by Ray Linville
Now that Halloween has come and gone, maybe you won’t be too spooked by the story of Sasquatch. You decide if it’s the truth or a legend, but either way you will be curious and want to know more. Regardless, the story is told and retold in our area, particularly on hiking adventures and camping trips with people of all ages.
Ground zero for finding Sasquatch is Montgomery County. More sightings of this mysterious, mythical creature have occurred here than many of us want to count. However, a group — known as the Bigfoot Field Researchers Organization — does just that, and a scientific pursuit — known as cryptozoology (a serious inquiry for believers) — documents these experiences. (The nickname “Bigfoot” incidentally comes from footprints reportedly up to 24 inches in length.)
The Uwharrie National Forest is just the ideal location that Sasquatch would want to call home. (Confusing Uwharrie with U. R. Harry is a diversionary tactic by skeptics to poke fun at believers convinced that Sasquatch is real.)
With abundant game animals such as deer, turkey, rabbit and squirrel in the forest, Sasquatch has many choices for a meal when taking a break from snacking on the abundant fish. After such a rich diet, Sasquatch can obviously travel quite a distance before returning home.
In the same month, he was observed in both Montgomery and Richmond counties. Now that you’re aware that Sasquatch can be seen locally, make sure you use the handy form on the BFRO’s website to report when you see this creature. (The form is easy to find online — just search for “BFRO report form” — filing a report adds you to the list of contributors. I always have a form ready just in case.)
Because Montgomery has the overwhelming number of the 94 sightings of Sasquatch in our state (as recorded by BFRO), this county is the obvious place to begin a search. (Harnett, Moore and Scotland are the only counties in OutreachNC’s distribution area without any sightings.)
If you’re curious, the most promising way to find Sasquatch is to venture into the Uwharrie. When you do, the best advice is to remain calm. A police warning in 2017 advised, “Please do not shoot at him/her.” (However, this public safety advisory was intended to avoid harming “a fun-loving and well-intentioned person wearing a gorilla costume.” Obviously, some officers aren’t convinced about the seriousness of such sightings.)
That Sasquatch is more than a legend is confirmed by how seriously our neighbors believe this story. A fall festival in honor of the creature is held at Deep River Park, a 40-acre park near the community of Cumnock in northern Lee County. For look-alikes, contests are held for the hairiest man, best beard and, of course, the biggest foot.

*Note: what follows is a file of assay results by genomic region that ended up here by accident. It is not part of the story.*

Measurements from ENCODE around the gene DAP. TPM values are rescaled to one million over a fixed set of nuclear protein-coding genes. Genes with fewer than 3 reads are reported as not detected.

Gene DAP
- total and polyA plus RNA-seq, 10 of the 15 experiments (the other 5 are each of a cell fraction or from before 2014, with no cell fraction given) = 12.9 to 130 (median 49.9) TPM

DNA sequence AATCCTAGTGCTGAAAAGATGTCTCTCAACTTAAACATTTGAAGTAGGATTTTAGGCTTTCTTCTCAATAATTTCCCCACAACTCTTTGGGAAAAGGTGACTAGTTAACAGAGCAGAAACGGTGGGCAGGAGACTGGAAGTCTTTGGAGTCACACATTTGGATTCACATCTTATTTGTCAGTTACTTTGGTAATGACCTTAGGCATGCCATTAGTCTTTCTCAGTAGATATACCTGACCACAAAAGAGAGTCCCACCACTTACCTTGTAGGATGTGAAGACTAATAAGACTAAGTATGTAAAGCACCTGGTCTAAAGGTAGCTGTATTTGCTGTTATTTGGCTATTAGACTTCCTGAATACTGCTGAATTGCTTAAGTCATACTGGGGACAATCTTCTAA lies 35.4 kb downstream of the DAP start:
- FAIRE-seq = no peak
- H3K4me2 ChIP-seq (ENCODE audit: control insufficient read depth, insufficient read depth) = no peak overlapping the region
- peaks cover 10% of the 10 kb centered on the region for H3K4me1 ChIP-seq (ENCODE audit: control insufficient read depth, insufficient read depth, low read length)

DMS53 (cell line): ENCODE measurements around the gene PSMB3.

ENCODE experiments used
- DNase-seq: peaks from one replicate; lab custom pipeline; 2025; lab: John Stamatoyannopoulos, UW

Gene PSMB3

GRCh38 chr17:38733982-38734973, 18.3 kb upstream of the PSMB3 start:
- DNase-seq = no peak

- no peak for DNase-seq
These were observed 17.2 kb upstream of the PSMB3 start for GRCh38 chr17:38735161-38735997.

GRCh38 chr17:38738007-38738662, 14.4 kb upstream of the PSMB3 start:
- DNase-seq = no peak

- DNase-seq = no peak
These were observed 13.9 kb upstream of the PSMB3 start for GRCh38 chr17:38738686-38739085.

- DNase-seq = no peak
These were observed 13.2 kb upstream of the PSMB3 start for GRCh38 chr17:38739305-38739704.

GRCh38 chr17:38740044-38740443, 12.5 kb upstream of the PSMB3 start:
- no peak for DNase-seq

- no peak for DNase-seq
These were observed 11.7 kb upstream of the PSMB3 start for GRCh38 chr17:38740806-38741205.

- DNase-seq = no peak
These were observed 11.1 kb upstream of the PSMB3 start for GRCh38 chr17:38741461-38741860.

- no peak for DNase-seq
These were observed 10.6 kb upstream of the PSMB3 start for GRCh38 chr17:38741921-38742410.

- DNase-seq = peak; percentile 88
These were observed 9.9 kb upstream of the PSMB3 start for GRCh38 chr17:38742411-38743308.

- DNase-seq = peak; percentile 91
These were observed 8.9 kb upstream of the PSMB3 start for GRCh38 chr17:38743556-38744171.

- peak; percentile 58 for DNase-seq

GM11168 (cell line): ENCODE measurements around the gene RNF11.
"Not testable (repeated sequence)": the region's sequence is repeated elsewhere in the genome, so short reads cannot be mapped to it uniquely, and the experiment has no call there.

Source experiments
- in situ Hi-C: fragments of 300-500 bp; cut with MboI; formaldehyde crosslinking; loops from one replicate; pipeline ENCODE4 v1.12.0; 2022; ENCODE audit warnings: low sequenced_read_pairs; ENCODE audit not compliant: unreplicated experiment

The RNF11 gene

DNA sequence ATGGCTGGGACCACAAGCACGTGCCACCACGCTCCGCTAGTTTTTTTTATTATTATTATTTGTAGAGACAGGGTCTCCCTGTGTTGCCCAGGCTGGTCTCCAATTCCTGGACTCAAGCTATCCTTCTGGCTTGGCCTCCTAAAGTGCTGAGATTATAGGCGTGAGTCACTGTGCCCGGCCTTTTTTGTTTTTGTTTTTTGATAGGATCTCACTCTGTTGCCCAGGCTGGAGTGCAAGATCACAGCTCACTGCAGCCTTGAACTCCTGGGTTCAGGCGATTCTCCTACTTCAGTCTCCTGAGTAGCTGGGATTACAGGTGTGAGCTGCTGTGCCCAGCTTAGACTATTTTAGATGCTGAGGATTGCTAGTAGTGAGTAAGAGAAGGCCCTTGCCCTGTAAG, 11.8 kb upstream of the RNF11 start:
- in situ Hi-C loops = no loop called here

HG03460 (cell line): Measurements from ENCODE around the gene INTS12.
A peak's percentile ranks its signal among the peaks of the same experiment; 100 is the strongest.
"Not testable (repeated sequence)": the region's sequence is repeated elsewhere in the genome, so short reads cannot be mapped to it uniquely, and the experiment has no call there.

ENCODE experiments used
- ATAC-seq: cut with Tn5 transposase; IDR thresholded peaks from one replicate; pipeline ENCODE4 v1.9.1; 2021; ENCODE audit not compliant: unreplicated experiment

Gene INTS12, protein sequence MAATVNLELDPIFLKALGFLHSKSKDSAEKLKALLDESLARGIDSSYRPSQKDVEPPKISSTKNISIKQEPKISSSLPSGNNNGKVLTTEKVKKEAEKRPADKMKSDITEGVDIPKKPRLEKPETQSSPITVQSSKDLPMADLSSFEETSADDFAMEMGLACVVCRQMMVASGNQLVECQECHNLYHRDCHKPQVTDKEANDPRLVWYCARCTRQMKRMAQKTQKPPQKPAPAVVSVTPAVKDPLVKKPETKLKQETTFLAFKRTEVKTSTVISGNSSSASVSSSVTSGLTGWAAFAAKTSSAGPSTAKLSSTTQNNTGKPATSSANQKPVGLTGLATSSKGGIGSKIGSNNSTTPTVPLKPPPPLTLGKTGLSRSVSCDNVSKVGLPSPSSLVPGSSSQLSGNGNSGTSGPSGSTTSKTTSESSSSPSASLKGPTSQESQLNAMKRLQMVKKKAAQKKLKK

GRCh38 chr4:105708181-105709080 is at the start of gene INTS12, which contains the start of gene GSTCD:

The park’s association believes so much in the sightings that it quotes Sasquatch, “Believe in yourself, even if no one else will.” Even the Lee County Co-op Extension Center last year held a series of lectures about this truly awesome creature.
Sponsoring an aerobic search, the nearby town of Troy has held Chasing Bigfoot, a five-kilometer trail run in a nature preserve. Although the run was successful, no credible sightings were reported. Troy has also included Sasquatch in the logo for TroyFest, its annual summer festival.
The network Animal Planet even sent a crew to Montgomery County to film part of its series “Finding Bigfoot.” Perhaps it was influenced by the Class A sightings (the most reliable category) from there since 1990. Souvenirs abound along NC 24/27 in the area of the forest for explorers and researchers looking for Sasquatch and needing to take home something tangible.
Camping outfitters and outposts have statues, t-shirts as well as bumper stickers that help in telling the story if the pictures taken aren’t in focus. With such credible evidence, it’s surprising that only 16 percent of Americans believe that Sasquatch exists. If you do miss seeing Sasquatch, at least take a photo of its statue in Troy (at the intersection of North Main and Chestnut streets).
For me, I’m content to find Sasquatch on the menu at Crawford’s Diner in Troy. There you can munch on the biggest sandwich — the Sasquatch Burger — with three huge patties and three slices of cheese. Finding Sasquatch in the forest is easier than finishing the burger. Soon I’ll need a longer hike in the Uwharrie.
Editor’s Note: OutreachNC Magazine continues a bimonthly feature to explore places in our area that would peak our curiosity if we knew more about them.
Ray Linville writes about local connections to Southern food, history and culture. He can be reached at email@example.com.